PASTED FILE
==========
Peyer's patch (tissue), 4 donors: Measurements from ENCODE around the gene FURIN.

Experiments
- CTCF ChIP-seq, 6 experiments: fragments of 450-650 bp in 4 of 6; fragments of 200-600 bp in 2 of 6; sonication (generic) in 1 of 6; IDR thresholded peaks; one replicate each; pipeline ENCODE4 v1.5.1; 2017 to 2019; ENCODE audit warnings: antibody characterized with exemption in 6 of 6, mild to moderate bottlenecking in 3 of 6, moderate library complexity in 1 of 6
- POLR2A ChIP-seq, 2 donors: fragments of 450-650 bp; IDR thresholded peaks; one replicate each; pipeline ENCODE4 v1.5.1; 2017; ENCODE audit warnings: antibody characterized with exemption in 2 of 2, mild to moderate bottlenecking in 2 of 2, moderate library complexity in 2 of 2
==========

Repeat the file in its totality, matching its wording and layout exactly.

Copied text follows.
Peyer's patch (tissue), 4 donors: Measurements from ENCODE around the gene FURIN.

Experiments
- CTCF ChIP-seq, 6 experiments: fragments of 450-650 bp in 4 of 6; fragments of 200-600 bp in 2 of 6; sonication (generic) in 1 of 6; IDR thresholded peaks; one replicate each; pipeline ENCODE4 v1.5.1; 2017 to 2019; ENCODE audit warnings: antibody characterized with exemption in 6 of 6, mild to moderate bottlenecking in 3 of 6, moderate library complexity in 1 of 6
- POLR2A ChIP-seq, 2 donors: fragments of 450-650 bp; IDR thresholded peaks; one replicate each; pipeline ENCODE4 v1.5.1; 2017; ENCODE audit warnings: antibody characterized with exemption in 2 of 2, mild to moderate bottlenecking in 2 of 2, moderate library complexity in 2 of 2